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RE: Issues to think about in the MOM

From: Ugo Corda <UCorda@SeeBeyond.com>
Date: Thu, 20 Nov 2003 12:17:23 -0800
Message-ID: <EDDE2977F3D216428E903370E3EBDDC9032B897F@MAIL01.stc.com>
To: "Mark Baker" <distobj@acm.org>
Cc: <www-ws-arch@w3.org>

Regarding the unclear cases 7 and 8:

7. WSDL-based extensions

The way I understand this case (again, I was not the author of the original list) is a WSDL (non-standard) extension that would describe routing information not expressed at the WSDL message level itself. The submitter would just look at that information and exploit whatever out-of-band mechanism is available (at any level of the transmission stack) to realize the described routing. I don't have any specific example of this, and in fact I think it was raised as a (in principle possible) speculation. 

8. Using application-specific semantics

I think this is just the case where routing info is expressed at the level of the application payload (no SOAP feature/module involved).

Ugo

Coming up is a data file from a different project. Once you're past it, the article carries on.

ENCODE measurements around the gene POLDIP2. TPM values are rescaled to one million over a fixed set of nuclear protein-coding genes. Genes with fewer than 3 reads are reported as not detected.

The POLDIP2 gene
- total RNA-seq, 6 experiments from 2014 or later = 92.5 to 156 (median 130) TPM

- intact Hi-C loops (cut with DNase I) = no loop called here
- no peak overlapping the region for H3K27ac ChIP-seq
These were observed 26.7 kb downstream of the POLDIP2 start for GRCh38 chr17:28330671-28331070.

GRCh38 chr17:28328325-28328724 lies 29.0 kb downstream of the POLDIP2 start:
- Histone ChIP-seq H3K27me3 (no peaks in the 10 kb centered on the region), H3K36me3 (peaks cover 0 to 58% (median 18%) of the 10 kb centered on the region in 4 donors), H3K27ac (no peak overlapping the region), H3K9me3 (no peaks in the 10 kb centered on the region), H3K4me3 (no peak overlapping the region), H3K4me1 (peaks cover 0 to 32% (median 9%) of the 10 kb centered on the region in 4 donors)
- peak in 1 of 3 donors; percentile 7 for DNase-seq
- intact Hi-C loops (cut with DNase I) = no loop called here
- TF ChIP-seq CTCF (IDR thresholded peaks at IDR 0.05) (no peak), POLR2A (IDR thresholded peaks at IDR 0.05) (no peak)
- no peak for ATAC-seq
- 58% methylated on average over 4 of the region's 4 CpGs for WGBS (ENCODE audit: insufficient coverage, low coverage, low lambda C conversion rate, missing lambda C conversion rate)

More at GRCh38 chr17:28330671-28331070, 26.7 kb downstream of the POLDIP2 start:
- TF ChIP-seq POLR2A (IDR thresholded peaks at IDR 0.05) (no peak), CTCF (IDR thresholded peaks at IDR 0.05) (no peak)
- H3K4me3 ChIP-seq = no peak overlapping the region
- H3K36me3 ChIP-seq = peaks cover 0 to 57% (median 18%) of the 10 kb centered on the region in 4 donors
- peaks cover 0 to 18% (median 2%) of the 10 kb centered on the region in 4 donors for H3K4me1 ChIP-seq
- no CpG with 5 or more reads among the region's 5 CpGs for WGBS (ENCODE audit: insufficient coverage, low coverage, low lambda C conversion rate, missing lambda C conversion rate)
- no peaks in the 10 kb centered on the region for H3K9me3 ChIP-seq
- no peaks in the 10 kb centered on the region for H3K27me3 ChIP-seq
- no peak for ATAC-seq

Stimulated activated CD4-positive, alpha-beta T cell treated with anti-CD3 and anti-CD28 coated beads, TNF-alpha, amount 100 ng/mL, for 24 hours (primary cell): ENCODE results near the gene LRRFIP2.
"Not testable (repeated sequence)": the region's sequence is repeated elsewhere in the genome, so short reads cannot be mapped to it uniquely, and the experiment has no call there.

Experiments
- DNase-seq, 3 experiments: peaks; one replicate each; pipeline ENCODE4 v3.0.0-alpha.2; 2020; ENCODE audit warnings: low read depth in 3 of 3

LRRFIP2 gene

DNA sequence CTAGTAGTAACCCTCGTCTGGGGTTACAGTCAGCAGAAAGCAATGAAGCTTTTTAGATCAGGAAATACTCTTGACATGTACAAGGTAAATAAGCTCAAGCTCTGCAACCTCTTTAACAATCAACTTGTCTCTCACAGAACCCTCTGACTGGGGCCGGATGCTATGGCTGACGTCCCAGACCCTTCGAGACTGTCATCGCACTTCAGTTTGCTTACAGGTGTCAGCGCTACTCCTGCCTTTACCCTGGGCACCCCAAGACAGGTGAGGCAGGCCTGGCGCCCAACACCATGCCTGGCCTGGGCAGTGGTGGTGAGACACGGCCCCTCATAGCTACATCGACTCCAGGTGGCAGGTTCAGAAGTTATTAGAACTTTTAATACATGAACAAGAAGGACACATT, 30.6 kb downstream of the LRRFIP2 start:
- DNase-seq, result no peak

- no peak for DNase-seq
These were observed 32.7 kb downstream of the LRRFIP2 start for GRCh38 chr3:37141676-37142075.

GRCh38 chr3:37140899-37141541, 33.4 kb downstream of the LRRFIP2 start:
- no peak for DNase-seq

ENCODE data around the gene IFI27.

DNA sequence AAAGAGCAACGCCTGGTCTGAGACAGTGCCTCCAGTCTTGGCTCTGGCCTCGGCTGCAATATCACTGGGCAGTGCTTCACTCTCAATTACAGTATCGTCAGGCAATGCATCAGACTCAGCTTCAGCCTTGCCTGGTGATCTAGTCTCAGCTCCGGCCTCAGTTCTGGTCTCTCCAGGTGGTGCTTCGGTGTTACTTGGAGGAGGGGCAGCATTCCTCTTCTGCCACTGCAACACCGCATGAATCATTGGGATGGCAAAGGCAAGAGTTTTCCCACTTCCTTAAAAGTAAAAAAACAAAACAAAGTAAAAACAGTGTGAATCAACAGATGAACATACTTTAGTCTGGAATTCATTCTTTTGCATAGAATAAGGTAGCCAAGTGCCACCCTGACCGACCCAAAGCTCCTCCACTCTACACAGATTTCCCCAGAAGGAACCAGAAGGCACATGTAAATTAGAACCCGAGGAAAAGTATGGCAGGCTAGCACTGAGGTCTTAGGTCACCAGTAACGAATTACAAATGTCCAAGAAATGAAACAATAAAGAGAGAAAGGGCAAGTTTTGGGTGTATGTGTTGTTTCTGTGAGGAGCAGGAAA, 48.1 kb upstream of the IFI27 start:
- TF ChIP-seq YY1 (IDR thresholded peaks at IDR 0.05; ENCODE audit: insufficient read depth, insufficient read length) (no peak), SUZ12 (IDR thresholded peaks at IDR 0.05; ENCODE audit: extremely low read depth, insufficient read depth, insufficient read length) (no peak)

> -----Original Message-----
> From: Mark Baker [mailto:distobj@acm.org]
> Sent: Thursday, November 20, 2003 11:52 AM
> To: Ugo Corda
> Cc: www-ws-arch@w3.org
> Subject: Re: Issues to think about in the MOM
> 
> 
> On Thu, Nov 20, 2003 at 10:50:49AM -0800, Ugo Corda wrote:
> > > Yes, I agree, but that address isn't part of the message.
> > 
> > Could you please clarify which types of addresses are part 
> of a message and which ones are not? Given the following list 
> of possible intermediary addressing mechanisms, which ones of 
> the associated addresses do you think are part of the message:
> > 
> > 1. IP address interception (e.g., "transparent proxies")
> 
> Not part of the message.
> 
> > 2. DNS address interception/redirection (e.g., Akamai, 
> "virtual hosting")
> 
> Not part of the message.
> 
> > 3. HTTP proxy configuration (and autoconfiguration...)
> 
> Part of the message.
> 
> > 4. IP routing interception (e.g., firewalls)
> 
> You mean NAT?  If so, not part of the message.
> 
> If not NAT, then it is part of the message.
> 
> > 5. HTTP redirection (Status code 30x)
> 
> Well, that's not technically an intermediary scenario, as the redirect
> is a result of the message reaching the ultimate receiver.  
> But the URI
> of the resource producing the redirect is part of the 
> message, if that's
> what you mean.
> 
> > 6. SOAP routing / redirection  (e.g., WS-Routing, WS-Addressing)
> 
> Part of the message.
> 
> > 7. WSDL-based extensions
> > 8. Using application-specific semantics
> 
> Don't know what you mean.
> 
> Mark.
> 
Received on Thursday, 20 November 2003 15:18:56 GMT

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